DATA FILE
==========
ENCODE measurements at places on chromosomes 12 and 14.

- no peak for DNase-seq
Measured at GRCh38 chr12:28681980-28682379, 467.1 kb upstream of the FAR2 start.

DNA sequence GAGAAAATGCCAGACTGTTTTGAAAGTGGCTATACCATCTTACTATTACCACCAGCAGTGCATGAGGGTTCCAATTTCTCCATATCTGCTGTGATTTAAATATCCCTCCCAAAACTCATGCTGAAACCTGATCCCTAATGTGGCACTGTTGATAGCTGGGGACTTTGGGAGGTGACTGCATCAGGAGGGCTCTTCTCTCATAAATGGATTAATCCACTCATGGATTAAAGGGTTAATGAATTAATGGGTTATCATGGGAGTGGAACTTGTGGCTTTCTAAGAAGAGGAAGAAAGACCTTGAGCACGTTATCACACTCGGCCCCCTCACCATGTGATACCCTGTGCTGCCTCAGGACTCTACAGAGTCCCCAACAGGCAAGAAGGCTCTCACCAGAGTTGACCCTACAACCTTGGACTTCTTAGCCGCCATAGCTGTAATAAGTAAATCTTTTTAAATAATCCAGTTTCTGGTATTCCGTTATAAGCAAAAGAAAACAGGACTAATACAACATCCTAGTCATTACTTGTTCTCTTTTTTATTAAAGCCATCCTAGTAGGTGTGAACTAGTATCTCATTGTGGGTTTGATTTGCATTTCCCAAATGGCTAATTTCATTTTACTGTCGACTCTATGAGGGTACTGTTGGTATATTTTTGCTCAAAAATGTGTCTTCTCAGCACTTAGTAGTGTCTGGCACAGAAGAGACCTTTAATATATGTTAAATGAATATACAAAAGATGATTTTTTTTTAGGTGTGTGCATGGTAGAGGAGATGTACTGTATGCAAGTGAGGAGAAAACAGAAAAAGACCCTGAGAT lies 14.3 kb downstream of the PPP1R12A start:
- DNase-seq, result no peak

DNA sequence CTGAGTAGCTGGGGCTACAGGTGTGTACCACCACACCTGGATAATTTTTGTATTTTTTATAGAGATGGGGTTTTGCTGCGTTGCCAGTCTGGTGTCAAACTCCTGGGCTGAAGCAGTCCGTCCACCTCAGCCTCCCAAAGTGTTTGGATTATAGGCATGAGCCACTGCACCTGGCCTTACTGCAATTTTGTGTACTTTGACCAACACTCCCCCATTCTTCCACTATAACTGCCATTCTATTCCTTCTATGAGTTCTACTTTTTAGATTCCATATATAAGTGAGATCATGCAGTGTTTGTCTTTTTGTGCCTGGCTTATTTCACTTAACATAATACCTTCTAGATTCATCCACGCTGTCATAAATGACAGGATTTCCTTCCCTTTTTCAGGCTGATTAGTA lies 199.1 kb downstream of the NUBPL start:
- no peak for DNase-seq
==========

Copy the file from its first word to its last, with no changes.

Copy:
ENCODE measurements at places on chromosomes 12 and 14.

- no peak for DNase-seq
Measured at GRCh38 chr12:28681980-28682379, 467.1 kb upstream of the FAR2 start.

DNA sequence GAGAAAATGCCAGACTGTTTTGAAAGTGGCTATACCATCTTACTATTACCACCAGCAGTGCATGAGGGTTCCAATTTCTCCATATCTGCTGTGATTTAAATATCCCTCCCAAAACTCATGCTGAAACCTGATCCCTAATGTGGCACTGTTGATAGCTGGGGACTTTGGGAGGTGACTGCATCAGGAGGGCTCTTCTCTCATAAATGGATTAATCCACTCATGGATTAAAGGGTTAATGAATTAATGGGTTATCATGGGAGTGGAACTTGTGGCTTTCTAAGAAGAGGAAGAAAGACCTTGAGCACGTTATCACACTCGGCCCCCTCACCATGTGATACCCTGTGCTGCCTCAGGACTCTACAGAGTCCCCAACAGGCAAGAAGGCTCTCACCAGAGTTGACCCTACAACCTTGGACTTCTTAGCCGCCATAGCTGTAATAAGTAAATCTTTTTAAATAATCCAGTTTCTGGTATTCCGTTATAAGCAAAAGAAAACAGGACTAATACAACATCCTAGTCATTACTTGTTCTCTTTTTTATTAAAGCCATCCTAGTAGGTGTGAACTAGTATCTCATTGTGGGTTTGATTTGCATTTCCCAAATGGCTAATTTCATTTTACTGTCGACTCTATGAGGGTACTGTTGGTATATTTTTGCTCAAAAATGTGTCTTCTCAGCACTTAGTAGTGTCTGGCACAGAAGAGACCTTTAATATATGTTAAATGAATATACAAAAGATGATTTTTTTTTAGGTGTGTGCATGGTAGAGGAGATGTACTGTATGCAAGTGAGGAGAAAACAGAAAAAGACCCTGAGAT lies 14.3 kb downstream of the PPP1R12A start:
- DNase-seq, result no peak

DNA sequence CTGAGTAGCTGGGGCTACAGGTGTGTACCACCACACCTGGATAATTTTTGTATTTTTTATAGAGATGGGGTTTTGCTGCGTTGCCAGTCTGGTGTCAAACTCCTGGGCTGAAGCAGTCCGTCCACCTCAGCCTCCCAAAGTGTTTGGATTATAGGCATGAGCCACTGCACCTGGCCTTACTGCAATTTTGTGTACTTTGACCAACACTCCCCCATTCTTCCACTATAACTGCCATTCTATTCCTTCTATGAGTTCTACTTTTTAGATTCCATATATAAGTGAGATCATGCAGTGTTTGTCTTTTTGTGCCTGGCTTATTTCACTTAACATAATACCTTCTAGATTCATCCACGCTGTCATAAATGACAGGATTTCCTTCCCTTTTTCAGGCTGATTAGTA lies 199.1 kb downstream of the NUBPL start:
- no peak for DNase-seq